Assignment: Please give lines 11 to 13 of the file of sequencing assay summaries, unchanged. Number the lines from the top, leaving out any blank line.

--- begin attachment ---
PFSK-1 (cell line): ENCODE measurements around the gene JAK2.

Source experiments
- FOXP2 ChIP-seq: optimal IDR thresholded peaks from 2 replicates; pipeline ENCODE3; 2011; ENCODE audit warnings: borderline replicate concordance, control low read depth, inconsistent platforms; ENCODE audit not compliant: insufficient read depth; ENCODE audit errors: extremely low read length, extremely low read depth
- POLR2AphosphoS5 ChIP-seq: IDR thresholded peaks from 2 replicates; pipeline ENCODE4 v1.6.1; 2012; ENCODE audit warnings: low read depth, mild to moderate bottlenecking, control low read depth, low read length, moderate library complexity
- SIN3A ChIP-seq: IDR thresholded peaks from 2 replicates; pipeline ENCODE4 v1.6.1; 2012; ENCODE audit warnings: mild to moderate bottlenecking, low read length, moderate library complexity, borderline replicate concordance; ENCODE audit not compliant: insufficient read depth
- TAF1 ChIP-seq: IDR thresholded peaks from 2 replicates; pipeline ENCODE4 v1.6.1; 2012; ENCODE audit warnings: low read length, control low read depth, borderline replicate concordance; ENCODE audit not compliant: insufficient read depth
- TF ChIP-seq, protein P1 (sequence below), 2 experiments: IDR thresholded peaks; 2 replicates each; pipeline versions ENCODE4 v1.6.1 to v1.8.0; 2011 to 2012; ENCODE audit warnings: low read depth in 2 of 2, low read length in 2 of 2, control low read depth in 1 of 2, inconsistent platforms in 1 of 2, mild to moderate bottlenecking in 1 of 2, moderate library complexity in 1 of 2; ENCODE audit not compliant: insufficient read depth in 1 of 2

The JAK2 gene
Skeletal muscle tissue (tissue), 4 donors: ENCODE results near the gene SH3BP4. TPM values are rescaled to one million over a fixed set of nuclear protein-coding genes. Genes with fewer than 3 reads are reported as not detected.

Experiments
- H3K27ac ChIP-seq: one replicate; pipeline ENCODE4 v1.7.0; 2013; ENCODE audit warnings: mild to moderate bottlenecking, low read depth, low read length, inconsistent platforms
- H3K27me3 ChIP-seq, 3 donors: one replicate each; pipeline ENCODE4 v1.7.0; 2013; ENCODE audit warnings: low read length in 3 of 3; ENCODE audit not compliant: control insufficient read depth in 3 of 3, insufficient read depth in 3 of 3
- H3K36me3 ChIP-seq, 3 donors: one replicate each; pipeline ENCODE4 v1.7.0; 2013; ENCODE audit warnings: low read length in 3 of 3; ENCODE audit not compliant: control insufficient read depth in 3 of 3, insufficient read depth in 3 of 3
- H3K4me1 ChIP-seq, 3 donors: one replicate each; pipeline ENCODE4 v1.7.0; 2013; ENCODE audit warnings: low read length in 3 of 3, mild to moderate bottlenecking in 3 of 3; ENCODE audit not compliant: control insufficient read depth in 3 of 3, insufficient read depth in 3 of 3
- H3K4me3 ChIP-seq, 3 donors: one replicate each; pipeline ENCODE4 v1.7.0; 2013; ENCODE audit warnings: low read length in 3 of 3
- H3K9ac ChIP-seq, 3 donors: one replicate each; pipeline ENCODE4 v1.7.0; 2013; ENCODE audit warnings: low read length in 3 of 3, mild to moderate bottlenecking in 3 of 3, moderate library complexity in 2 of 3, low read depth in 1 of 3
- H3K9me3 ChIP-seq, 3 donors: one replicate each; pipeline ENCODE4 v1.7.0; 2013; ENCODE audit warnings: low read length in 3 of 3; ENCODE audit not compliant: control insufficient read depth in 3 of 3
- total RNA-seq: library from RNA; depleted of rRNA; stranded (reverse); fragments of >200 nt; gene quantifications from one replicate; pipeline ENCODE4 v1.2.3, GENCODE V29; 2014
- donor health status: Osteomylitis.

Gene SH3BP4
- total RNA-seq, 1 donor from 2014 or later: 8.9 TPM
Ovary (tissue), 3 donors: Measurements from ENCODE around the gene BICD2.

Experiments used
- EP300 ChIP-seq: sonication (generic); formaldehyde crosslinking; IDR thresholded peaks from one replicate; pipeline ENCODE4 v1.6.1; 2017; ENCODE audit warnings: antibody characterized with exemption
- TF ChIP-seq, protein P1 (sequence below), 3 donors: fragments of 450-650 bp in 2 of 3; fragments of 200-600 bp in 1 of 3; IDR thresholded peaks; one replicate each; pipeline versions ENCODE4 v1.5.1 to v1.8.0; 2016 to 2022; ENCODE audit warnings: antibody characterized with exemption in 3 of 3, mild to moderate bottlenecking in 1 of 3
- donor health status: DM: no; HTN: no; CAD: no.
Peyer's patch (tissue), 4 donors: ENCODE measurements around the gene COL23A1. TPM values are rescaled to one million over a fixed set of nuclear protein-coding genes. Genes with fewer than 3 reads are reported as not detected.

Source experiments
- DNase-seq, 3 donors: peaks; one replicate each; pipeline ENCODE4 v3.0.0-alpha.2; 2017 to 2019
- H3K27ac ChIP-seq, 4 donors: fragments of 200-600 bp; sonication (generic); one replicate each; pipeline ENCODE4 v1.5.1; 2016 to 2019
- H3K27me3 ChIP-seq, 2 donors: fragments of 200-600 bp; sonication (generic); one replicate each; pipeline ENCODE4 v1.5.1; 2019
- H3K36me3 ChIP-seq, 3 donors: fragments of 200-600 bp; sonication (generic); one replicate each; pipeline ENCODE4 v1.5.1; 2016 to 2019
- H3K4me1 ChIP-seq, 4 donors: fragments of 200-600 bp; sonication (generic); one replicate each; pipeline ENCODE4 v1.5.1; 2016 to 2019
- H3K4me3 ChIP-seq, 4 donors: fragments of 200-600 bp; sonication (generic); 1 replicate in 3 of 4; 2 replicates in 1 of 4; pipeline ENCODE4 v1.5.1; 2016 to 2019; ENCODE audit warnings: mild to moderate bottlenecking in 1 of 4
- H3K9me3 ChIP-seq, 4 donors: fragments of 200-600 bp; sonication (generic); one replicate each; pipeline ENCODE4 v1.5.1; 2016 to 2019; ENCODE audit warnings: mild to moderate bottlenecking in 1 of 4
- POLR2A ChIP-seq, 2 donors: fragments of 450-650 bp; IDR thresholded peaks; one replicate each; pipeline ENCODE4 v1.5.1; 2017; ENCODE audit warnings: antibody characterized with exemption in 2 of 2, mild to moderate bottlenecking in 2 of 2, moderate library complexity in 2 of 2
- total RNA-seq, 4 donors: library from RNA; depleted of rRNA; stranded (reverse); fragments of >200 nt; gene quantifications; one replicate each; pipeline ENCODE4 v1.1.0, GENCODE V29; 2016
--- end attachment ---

- H3K27ac ChIP-seq: one replicate; pipeline ENCODE4 v1.7.0; 2013; ENCODE audit warnings: mild to moderate bottlenecking, low read depth, low read length, inconsistent platforms
- H3K27me3 ChIP-seq, 3 donors: one replicate each; pipeline ENCODE4 v1.7.0; 2013; ENCODE audit warnings: low read length in 3 of 3; ENCODE audit not compliant: control insufficient read depth in 3 of 3, insufficient read depth in 3 of 3
- H3K36me3 ChIP-seq, 3 donors: one replicate each; pipeline ENCODE4 v1.7.0; 2013; ENCODE audit warnings: low read length in 3 of 3; ENCODE audit not compliant: control insufficient read depth in 3 of 3, insufficient read depth in 3 of 3